"Not sure why Uniformitarianism shouldn't be taught. Do we have any reason to assume that physical constants weren't the same in the past as they are today?"
First, MrHambre has confused uniformitariansm with actualism. As a matter of fact, uniformitarianism as defined by Lyell is no longer practiced by geologists and other scientists and, in reality, ***not*** what is being taught in textbooks. Uniformitarianism, as defined by Lyell, consists of four principles:
1. uniformity of law
2. uniformity of process (actualism)
3. uniformity of rate (gradualism)
4. uniformity of state (steady-statism)
Darwin's theory of evolution directly contradicts Charles Lyell's principle 4. In the Tenth edition of his "Principles" in 1866, Lyell began to waver in his support of principle number 4 and by 1872, in the 11th edition of "Principles", Lyell had completely abandoned it. Thus, by 1872, Lyell had ceased to be a strict " uniformitarianist" as he originally defined it and conceded that uniformitarianism, as originally defined by all 4 principles wasn't a workable concept.
Since then, the major fight has been over whether principle number 3, "uniformity of rate" (gradualism), as a valid principle. This discussion was and continues to be muddied by many people, including geologists, who have repeatedly confuse gradualism with uniformitarianism as originally defined by Lyell and also confuse actualism with gradualism. Episodic geologic processes, such as meteorite impacts, eruptions of flood basalts, periods of rapid sea floor spreading as during the Cretaceous, and so forth have shown principle of gradualism to be invalid. In fact, the recognition of mass extinctions within the geologic record refuted the application of principle no. 3, gradualism, to evolutionary processes, even before Lyell died. Charles Darwin didn't accept uniformitarianism, as strictly defined by Lyell, because Darwin disputed both uniformity of rate (no. 3) and uniformity of state (no. 4) as it applied to evolution. At this point in time, the vast majority of geologists only accept 1.) uniformity of law and 2.) uniformity of process (actualism) out of Lyell's four original principles of uniformitarianism. Given that conventional geologists have currently abandoned half of the principles of uniformitarianism as propose by Lyell, it is unscientific to claim that conventional geologists of being dogmatic supporters of uniformitarianism as originally defined by Lyell. (A fun book on this topic to read is "Catastrophism" by Richard Huggett.)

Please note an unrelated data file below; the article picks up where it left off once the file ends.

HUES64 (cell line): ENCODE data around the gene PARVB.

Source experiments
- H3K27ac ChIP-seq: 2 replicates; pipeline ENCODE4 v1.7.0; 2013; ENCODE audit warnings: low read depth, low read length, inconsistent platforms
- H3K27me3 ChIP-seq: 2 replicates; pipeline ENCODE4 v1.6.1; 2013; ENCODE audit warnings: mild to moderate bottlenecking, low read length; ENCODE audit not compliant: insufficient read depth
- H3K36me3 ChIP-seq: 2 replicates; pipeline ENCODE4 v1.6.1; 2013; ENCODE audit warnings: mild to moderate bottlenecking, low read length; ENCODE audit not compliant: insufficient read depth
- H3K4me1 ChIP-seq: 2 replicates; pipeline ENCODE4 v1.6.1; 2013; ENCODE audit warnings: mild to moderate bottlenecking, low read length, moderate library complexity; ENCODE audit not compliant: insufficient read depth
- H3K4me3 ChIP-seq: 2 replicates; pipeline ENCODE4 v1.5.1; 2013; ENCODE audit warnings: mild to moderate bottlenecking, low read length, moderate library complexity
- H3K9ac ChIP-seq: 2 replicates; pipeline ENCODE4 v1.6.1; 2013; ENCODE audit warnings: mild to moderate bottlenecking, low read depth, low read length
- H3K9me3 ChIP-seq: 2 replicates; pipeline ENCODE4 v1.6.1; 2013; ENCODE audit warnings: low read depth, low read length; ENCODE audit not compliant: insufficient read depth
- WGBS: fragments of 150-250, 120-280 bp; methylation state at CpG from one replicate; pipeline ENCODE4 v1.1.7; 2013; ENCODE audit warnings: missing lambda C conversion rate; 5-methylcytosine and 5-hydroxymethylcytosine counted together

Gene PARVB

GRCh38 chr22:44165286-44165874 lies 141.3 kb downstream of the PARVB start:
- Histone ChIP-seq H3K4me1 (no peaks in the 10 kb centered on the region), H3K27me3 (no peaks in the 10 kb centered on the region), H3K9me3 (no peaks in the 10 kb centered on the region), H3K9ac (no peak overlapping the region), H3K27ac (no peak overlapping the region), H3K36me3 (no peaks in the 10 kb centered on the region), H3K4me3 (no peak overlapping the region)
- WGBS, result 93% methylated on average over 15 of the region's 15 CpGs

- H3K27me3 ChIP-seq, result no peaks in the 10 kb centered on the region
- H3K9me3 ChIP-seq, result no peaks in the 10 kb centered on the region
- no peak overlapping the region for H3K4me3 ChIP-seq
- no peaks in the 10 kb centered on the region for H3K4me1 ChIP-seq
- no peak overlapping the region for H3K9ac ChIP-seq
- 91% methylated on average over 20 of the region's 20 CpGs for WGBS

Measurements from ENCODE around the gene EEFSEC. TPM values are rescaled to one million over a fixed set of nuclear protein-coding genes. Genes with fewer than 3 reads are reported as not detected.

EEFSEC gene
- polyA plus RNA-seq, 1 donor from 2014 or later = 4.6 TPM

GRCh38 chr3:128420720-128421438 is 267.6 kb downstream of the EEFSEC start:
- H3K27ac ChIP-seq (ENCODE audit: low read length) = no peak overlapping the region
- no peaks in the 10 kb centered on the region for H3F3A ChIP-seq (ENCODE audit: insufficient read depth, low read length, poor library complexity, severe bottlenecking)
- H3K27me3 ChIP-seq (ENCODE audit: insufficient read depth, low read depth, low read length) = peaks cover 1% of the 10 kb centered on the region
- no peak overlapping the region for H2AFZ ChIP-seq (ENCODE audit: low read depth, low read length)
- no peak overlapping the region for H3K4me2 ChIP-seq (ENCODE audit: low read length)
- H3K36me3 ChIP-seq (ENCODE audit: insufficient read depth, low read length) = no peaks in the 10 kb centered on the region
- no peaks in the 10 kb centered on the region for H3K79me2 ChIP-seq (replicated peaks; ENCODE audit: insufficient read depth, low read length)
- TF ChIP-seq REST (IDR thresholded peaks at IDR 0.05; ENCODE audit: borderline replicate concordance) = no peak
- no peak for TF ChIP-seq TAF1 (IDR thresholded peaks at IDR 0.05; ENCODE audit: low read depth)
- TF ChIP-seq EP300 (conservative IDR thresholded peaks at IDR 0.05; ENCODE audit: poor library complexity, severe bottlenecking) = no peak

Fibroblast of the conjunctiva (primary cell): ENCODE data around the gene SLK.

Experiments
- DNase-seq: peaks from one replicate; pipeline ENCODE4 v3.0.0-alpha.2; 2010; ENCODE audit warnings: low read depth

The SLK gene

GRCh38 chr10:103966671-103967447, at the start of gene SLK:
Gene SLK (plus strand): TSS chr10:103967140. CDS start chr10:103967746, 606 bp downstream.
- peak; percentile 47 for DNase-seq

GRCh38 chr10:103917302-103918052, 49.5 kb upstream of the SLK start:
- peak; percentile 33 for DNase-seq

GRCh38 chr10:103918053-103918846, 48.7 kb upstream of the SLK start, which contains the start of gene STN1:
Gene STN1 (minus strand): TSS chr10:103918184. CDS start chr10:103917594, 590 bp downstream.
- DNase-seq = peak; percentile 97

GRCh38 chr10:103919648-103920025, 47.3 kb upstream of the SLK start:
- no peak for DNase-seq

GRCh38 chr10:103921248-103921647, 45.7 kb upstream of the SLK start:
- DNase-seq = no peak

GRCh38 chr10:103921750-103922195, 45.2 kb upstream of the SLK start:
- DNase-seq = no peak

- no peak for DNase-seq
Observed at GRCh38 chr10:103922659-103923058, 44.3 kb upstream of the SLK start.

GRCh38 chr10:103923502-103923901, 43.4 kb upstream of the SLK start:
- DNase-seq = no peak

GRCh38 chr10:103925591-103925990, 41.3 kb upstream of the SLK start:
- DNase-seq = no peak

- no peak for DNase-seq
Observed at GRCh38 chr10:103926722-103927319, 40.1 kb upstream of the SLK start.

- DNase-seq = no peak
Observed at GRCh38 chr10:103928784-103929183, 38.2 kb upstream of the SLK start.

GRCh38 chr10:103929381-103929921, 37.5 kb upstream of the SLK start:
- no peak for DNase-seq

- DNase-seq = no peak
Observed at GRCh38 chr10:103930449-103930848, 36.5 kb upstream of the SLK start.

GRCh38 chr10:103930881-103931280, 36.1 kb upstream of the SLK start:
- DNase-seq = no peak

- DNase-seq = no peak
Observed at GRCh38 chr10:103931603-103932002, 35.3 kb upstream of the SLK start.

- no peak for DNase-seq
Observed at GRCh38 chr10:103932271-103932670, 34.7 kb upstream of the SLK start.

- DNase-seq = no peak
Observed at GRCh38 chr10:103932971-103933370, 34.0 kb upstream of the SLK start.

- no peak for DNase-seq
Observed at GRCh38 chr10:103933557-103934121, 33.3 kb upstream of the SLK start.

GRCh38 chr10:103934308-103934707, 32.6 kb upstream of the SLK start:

Thus, MrHambre's first sentence should read "Not sure why uniformity of law shouldn't be taught." Getting back to the question "Do we have any reason to assume that physical constants weren't the same in the past as they are today?"
Yes, we do. There is research, which has been done and published, to test whether various physical constants have remained the same over the last couple of billion years. One example of such research is:
Lamoreaux, S. K., and Torgerson, J. R., 2004, Neutron moderation in the Oklo natural reactor and the time variation of alpha. Physical Review D. vol 69, p. 121701)
In this paper, scientists directly tested whether or not a constant governing nuclear reactions had remained the same or not over the last two billion years. They found that that nuclear physics has ***not*** changed by more than one part in ten million over the last two billion years. In case of the speed of light, this research suggests that, at worst, it might have speeded up ever so slightly over this period of time instead of slowing down as Young Earth creationists repeatedly claim. Finally, this and other research demonstrated the claim that conventional scientists unquestionably assume and never test the validity of the concept of actualism to be completely wrong.
An article discussing various published studies by scientists investigating whether fundamental physical constants have changed with time is:
"Controversy over whether the fundamental constants of nature change with time has reignited. A new study is casting doubt on an earlier claim that a key constant varied as the Universe evolved."